The official portraits of former President Barack Obama and former first lady Michelle Obama are displayed together following an official unveiling ceremony at the Smithsonian's National Portrait Gallery, Monday, Feb. 12, 2018, in Washington. Barack Obama's portrait was painted by artist Kehinde Wiley, and Michelle Obama's portrait was painted by artist Amy Sherald. (AP Photo/Andrew Harnik)

Painting a prickly president

Nobody likes to get his picture took. Vanity, thy name is woman. (Shakespeare's observation was actually written as "frailty," but good luck with correcting it now.) Vanity is a curse not restricted to the ladies. You need look no further than the White House for proof of that.

End Congress-pharma collusion

It is becoming more and more difficult to read media coverage of the skyrocketing cost of prescription medications. Just a little digging and research reveals the reason for this price surge: Congress has a law on the books that "prohibits" the government and Medicare from negotiating prices with major drug companies.

Stop Iran now

Last weekend, with the infiltration of a drone into Israeli airspace, we saw a blatant and provocative move from the Iranian regime. In response, Israel launched military strikes in Syria. For years now Iran has been expanding its tentacles in the Middle East, and it is only growing stronger.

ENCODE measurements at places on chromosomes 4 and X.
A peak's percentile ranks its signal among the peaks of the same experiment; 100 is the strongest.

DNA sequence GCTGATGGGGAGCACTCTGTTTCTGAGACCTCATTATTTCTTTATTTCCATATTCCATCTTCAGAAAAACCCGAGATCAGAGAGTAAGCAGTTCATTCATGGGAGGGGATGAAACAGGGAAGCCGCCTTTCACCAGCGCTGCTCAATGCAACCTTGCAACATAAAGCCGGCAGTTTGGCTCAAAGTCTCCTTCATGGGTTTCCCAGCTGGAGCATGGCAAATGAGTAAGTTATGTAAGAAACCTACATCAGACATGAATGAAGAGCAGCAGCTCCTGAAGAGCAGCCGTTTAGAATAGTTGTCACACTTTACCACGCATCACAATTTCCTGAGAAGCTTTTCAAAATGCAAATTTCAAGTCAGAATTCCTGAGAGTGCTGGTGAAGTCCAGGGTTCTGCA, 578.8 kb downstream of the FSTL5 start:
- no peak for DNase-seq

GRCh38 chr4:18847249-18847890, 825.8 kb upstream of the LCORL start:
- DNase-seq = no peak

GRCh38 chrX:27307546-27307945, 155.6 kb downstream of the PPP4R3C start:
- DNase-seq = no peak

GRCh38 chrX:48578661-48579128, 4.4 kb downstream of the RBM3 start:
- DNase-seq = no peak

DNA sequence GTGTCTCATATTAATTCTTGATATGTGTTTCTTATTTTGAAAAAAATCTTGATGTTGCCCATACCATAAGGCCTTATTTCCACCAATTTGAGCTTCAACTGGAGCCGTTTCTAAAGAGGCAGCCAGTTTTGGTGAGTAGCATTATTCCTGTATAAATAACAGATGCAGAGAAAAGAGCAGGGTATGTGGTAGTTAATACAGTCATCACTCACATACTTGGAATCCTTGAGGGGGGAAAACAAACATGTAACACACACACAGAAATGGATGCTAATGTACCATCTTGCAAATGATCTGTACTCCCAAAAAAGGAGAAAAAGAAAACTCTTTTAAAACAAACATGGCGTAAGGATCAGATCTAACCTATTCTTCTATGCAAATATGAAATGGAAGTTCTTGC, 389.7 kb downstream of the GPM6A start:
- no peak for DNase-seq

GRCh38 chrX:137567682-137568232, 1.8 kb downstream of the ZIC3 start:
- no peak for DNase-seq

Defending what is best in America

Roger Kimball, editor and publisher of The New Criterion, a monthly magazine named for The Criterion, a British literary magazine edited by T.S Eliot in the 1930s, is also the publisher of Encounter Books, which took its name from the literary magazine founded by Irving Kristol and Stephen Spender.

Illustration by Greg Groesch for The Washington Times

Zoning out on free speech

"The Death of Free-Speech Zones," reads a recent headline in Inside Higher Education. It's a demise that anyone who believes in the First Amendment can cheer.

Former President Barack Obama, left, speaks at the unveiling ceremony for the Obama's official portraits at the Smithsonian's National Portrait Gallery, Monday, Feb. 12, 2018, in Washington. Obama's portrait was painted by Artist Kehinde Wiley, and Michelle Obama's portrait was painted by Artist Amy Sherald. (AP Photo/Andrew Harnik)

Barack Obama's portrait -- a real 'what is that!' moment

- The Washington Times